39: The Seeds of an Idea

39: The Seeds of an Idea

From Chicken Soup for the Soul: Teens Talk Getting In...To College

The Seeds of an Idea

If a man aspires to the highest place, it is no dishonor to him to halt at the second, or even at the third.

~ Marcus Tullius Cicero

The college admission process can be a terrifying thing. At least for me it was. Nothing short of an axe-wielding mass murderer can be scarier than filling out all those long pages about yourself and your academic record for strangers into whose hands you are placing your future. Combine that with the fact that I am a homeschooled senior, which took the process to a whole new level of challenging. Nevertheless I made it through the long, dark tunnel of applications and nervous anticipation and emerged unscathed.

It would be a lie to say that I didn’t start thinking and worrying about college until junior year or so. The truth is that ever since I was a little girl the idea of college had been planted into my head to grow and thrive. When senior year came around it blossomed. My mother was a careful gardener and she made sure those ideas and dreams were seeded carefully and with love.

I started researching different colleges as early as my freshman year, back when I was still in a public school. I’d go online and sort through the vast wealth of information about community colleges, liberal arts colleges and four-year universities. The first choice was the easiest. What type of school did I want to go to? I knew I didn’t want to go to community college. I wanted more than an associate’s degree. But did I want a liberal arts education or did I want to go to a more prestigious four-year university? I decided I preferred the latter.

So I began the difficult task of picking which colleges seemed right for me. I used a variety of tools, tests and search engines, and by senior year I had my choices narrowed down to five schools. My top choice was based entirely on personal preferences and my own ambitions: Northwestern University in Evanston, Illinois. It wasn’t too far from home and it was famous for its excellent school of journalism. It was just what I wanted; the only problem was that it was top-notch and accepted only the best of the best.

After narrowing down my search, it was time to begin the actual application process. But before that there was one more thing I had to accomplish: standardized testing. I wasn’t particularly thrilled.

Early in senior year, I woke up one morning feeling very, very nervous. It was time to take the ACT test.

“Don’t worry. You’ll do great,” my mother reassured me. I wasn’t really convinced.

Still I hopped into my car and drove to Rockford College, the site of my testing and ironically one of the five colleges I was applying to. As I parked my car and stepped out into the crisp autumn air I was amazed to see so many other high school students just like myself, nervously looking around and wondering what to do, pencils and calculators in hand.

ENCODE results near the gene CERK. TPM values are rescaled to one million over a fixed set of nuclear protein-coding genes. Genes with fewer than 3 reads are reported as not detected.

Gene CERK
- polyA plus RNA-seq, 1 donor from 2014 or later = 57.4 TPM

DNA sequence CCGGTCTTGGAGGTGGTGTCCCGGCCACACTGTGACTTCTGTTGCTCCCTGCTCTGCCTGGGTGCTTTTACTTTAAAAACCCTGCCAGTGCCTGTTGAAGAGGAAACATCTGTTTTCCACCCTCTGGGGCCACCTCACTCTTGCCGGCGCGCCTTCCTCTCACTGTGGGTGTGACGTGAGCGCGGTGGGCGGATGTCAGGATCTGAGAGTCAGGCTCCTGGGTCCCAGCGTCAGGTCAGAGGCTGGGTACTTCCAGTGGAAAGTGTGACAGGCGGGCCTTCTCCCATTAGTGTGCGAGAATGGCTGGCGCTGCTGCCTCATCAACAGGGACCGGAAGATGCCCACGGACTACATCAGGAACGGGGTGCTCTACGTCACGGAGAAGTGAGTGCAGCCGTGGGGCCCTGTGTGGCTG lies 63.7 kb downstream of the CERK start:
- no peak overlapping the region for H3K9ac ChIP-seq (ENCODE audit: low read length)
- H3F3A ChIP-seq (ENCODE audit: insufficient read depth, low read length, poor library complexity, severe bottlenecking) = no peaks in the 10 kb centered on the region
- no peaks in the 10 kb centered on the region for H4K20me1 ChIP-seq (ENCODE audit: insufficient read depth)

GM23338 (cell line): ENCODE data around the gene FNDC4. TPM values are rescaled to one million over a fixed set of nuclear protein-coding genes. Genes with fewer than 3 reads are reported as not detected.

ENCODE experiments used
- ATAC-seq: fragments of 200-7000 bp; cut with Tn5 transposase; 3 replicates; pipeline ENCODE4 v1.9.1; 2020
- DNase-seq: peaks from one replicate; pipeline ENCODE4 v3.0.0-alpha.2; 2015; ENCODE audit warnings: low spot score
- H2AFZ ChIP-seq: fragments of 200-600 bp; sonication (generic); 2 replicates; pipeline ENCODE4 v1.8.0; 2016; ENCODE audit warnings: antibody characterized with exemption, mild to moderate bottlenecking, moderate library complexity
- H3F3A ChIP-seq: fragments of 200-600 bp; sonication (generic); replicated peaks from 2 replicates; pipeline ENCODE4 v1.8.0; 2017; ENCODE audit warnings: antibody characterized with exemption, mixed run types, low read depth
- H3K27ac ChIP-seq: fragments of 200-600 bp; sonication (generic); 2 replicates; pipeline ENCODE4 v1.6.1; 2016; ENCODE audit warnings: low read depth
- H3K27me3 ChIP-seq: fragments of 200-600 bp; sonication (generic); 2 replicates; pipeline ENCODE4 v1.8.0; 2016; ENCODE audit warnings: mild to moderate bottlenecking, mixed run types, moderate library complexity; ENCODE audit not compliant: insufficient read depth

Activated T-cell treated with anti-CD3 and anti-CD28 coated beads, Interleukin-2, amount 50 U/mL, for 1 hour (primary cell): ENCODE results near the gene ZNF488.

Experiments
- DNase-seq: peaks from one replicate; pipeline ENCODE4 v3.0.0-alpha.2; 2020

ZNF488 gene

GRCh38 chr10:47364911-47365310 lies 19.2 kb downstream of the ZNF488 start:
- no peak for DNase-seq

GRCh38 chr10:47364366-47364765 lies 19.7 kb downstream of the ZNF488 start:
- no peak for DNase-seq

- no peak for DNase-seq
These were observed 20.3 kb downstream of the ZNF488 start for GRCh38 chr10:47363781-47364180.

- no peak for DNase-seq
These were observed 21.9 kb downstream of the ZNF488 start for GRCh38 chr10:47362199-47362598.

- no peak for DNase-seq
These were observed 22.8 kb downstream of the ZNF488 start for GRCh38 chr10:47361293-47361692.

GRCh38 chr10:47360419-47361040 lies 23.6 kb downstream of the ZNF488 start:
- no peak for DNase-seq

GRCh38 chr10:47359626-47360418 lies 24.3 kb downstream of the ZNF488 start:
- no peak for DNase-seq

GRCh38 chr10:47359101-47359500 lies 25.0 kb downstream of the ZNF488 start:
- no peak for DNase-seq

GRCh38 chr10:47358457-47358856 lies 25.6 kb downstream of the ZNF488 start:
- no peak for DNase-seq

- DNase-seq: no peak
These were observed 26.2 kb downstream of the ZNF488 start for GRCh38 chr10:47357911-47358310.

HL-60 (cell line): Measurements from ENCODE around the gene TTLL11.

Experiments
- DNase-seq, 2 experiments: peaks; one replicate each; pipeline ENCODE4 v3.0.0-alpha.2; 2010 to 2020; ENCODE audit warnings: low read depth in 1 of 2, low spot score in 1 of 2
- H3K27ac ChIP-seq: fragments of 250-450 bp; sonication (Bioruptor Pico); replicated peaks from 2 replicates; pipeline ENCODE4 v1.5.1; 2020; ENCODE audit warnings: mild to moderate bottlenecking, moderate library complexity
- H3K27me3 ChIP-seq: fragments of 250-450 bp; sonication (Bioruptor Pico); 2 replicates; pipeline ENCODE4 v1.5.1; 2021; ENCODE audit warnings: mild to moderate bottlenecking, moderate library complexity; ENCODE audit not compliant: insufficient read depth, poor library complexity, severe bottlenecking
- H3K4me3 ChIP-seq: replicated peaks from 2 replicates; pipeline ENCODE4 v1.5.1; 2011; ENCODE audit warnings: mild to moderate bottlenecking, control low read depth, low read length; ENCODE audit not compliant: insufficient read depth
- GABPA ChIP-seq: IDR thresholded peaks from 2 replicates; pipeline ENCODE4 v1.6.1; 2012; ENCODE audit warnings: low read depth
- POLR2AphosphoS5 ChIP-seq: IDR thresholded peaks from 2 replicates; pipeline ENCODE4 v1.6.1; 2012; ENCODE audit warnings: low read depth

I entered the big brick building with the rest of them and eventually made it to the classroom I would spend the next four hours searching the files of my brain for all the correct answers for the most important test I’d ever take in my life. When I received my answer booklet, the nervousness began to magically drain from my body. I was taking the test and it wasn’t so bad. It was just one more step on the lengthy road to college, but I had taken it and I was that much closer to my goals.

Weeks later I received my results. Envelope in hand I rushed toward my mom. I was almost bobbing up and down with excitement.

I ripped open the envelope and retrieved the papers within. My eyes fell upon the thirty printed on the page and I was stunned and relieved. I had received a good result. My mother’s smile widened and her eyes lit up when she saw what I had seen. Yes, everything was going to be just fine. I had received a good result and anything could happen, anything at all.

That sense of relief and calm lasted until I got the letter from Northwestern University. Knowing that the envelope I held in my hands determined my future, I was reluctant to look inside. Finally, I took a deep breath, opened the letter and read my future.

It was a rejection note.

I did not cry as my hopes and aspirations fell down around me and shattered like fine china, but I was crushed. The smile died on my lips and I felt cold inside. Even knowing that I was not the only person to ever get rejected from their first choice school didn’t make me feel any better. At first I felt totally lost and so I looked to my mother, that gardener of ideas, for guidance.

“So you got rejected from one school,” she said. “Don’t forget about the four others you were accepted to.” She smiled. “It isn’t the end of the world.”

And it wasn’t. She was right. I had been accepted into those four other schools. My second choice school was still a really fine institution. I put the letter aside and decided upon Loyola University in Chicago. I would attend my second choice school as if it were my first. I was still in charge of my future and I was still going to college. Summoning up a smile I filled out the housing contract for Loyola.

I am just finishing up senior year now. Soon I will be going to Loyola to register for fall classes. And you know what? I still have that envelope, that letter of rejection. I keep it because it helps me persevere. As a homeschooled student, I had an added difficulty when it came to getting accepted to college, but I still did it, no matter the fact that my first choice was denied to me. We all face rejection in our lives but that’s not what matters. What matters is what we do with the experience, whether we choose to dwell on the bad things in our lives or whether we learn and grow just like those tiny seeds that were first planted in my mind so long ago.

~Tawnee Calhoun

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